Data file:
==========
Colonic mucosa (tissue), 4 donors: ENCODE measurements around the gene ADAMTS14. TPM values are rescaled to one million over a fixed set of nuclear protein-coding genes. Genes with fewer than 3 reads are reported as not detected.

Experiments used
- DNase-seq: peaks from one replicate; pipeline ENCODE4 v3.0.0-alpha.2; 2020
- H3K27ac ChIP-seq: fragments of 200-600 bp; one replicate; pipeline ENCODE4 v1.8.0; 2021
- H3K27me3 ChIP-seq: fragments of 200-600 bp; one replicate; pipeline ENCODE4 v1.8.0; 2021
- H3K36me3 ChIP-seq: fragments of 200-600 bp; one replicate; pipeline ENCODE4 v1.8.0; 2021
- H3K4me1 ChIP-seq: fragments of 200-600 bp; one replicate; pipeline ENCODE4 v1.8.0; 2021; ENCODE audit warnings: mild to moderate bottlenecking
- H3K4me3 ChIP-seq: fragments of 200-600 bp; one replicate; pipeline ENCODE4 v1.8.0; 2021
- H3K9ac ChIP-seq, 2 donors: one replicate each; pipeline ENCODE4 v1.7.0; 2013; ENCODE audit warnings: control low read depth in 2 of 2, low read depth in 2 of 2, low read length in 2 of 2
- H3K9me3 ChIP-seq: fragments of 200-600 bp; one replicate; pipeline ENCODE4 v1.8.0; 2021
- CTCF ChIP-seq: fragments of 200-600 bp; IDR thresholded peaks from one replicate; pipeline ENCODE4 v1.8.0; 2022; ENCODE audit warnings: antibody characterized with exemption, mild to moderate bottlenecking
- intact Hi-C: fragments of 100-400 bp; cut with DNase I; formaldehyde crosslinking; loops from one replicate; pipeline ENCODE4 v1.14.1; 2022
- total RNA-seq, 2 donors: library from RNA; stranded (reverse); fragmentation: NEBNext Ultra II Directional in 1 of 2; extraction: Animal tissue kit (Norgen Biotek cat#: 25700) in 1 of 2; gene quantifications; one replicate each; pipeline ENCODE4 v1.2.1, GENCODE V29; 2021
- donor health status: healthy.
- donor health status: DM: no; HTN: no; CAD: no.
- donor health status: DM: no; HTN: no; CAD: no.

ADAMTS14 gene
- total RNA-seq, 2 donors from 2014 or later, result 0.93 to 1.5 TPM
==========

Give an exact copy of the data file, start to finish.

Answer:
Colonic mucosa (tissue), 4 donors: ENCODE measurements around the gene ADAMTS14. TPM values are rescaled to one million over a fixed set of nuclear protein-coding genes. Genes with fewer than 3 reads are reported as not detected.

Experiments used
- DNase-seq: peaks from one replicate; pipeline ENCODE4 v3.0.0-alpha.2; 2020
- H3K27ac ChIP-seq: fragments of 200-600 bp; one replicate; pipeline ENCODE4 v1.8.0; 2021
- H3K27me3 ChIP-seq: fragments of 200-600 bp; one replicate; pipeline ENCODE4 v1.8.0; 2021
- H3K36me3 ChIP-seq: fragments of 200-600 bp; one replicate; pipeline ENCODE4 v1.8.0; 2021
- H3K4me1 ChIP-seq: fragments of 200-600 bp; one replicate; pipeline ENCODE4 v1.8.0; 2021; ENCODE audit warnings: mild to moderate bottlenecking
- H3K4me3 ChIP-seq: fragments of 200-600 bp; one replicate; pipeline ENCODE4 v1.8.0; 2021
- H3K9ac ChIP-seq, 2 donors: one replicate each; pipeline ENCODE4 v1.7.0; 2013; ENCODE audit warnings: control low read depth in 2 of 2, low read depth in 2 of 2, low read length in 2 of 2
- H3K9me3 ChIP-seq: fragments of 200-600 bp; one replicate; pipeline ENCODE4 v1.8.0; 2021
- CTCF ChIP-seq: fragments of 200-600 bp; IDR thresholded peaks from one replicate; pipeline ENCODE4 v1.8.0; 2022; ENCODE audit warnings: antibody characterized with exemption, mild to moderate bottlenecking
- intact Hi-C: fragments of 100-400 bp; cut with DNase I; formaldehyde crosslinking; loops from one replicate; pipeline ENCODE4 v1.14.1; 2022
- total RNA-seq, 2 donors: library from RNA; stranded (reverse); fragmentation: NEBNext Ultra II Directional in 1 of 2; extraction: Animal tissue kit (Norgen Biotek cat#: 25700) in 1 of 2; gene quantifications; one replicate each; pipeline ENCODE4 v1.2.1, GENCODE V29; 2021
- donor health status: healthy.
- donor health status: DM: no; HTN: no; CAD: no.
- donor health status: DM: no; HTN: no; CAD: no.

ADAMTS14 gene
- total RNA-seq, 2 donors from 2014 or later, result 0.93 to 1.5 TPM